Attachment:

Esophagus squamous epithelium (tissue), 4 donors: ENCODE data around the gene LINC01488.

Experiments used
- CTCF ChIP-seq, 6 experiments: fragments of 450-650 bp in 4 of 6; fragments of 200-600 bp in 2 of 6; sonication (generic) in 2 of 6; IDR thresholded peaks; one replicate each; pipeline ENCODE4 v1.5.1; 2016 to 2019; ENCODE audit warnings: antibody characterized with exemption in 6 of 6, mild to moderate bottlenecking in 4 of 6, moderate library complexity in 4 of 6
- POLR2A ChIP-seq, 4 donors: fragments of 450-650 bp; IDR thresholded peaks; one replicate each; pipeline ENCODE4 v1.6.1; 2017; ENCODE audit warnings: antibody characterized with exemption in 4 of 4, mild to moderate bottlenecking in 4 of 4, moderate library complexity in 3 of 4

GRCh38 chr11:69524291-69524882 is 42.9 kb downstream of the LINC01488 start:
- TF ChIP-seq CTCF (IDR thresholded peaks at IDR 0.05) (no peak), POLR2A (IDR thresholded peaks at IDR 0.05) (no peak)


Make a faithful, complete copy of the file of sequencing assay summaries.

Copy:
Esophagus squamous epithelium (tissue), 4 donors: ENCODE data around the gene LINC01488.

Experiments used
- CTCF ChIP-seq, 6 experiments: fragments of 450-650 bp in 4 of 6; fragments of 200-600 bp in 2 of 6; sonication (generic) in 2 of 6; IDR thresholded peaks; one replicate each; pipeline ENCODE4 v1.5.1; 2016 to 2019; ENCODE audit warnings: antibody characterized with exemption in 6 of 6, mild to moderate bottlenecking in 4 of 6, moderate library complexity in 4 of 6
- POLR2A ChIP-seq, 4 donors: fragments of 450-650 bp; IDR thresholded peaks; one replicate each; pipeline ENCODE4 v1.6.1; 2017; ENCODE audit warnings: antibody characterized with exemption in 4 of 4, mild to moderate bottlenecking in 4 of 4, moderate library complexity in 3 of 4

GRCh38 chr11:69524291-69524882 is 42.9 kb downstream of the LINC01488 start:
- TF ChIP-seq CTCF (IDR thresholded peaks at IDR 0.05) (no peak), POLR2A (IDR thresholded peaks at IDR 0.05) (no peak)